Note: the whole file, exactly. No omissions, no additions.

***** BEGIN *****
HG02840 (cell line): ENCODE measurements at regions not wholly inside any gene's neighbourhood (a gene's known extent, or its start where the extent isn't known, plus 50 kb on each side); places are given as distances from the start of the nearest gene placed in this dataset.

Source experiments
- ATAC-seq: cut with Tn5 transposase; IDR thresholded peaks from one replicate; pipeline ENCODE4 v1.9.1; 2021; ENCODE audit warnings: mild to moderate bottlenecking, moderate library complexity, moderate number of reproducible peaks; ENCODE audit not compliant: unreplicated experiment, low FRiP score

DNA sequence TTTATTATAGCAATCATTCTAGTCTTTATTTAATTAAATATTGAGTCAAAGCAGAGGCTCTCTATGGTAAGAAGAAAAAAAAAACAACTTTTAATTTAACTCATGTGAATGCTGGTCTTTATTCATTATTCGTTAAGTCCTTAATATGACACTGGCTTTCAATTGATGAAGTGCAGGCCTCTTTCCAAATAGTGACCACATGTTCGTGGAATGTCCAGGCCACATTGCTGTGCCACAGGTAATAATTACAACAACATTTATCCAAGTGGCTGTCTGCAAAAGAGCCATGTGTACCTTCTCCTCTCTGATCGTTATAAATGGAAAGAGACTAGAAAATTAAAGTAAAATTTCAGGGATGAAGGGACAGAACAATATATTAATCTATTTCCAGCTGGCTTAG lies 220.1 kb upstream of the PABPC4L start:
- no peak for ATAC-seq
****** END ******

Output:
HG02840 (cell line): ENCODE measurements at regions not wholly inside any gene's neighbourhood (a gene's known extent, or its start where the extent isn't known, plus 50 kb on each side); places are given as distances from the start of the nearest gene placed in this dataset.

Source experiments
- ATAC-seq: cut with Tn5 transposase; IDR thresholded peaks from one replicate; pipeline ENCODE4 v1.9.1; 2021; ENCODE audit warnings: mild to moderate bottlenecking, moderate library complexity, moderate number of reproducible peaks; ENCODE audit not compliant: unreplicated experiment, low FRiP score

DNA sequence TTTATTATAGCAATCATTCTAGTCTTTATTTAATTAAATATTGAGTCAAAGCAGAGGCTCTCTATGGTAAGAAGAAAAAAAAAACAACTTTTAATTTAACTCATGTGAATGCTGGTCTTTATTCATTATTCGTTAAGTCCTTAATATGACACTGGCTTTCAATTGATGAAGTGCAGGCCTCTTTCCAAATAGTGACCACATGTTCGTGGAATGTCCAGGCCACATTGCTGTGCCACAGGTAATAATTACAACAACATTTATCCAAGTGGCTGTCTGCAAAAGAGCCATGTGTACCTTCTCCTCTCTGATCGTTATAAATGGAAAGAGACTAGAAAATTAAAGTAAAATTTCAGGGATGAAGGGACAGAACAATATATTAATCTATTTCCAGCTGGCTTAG lies 220.1 kb upstream of the PABPC4L start:
- no peak for ATAC-seq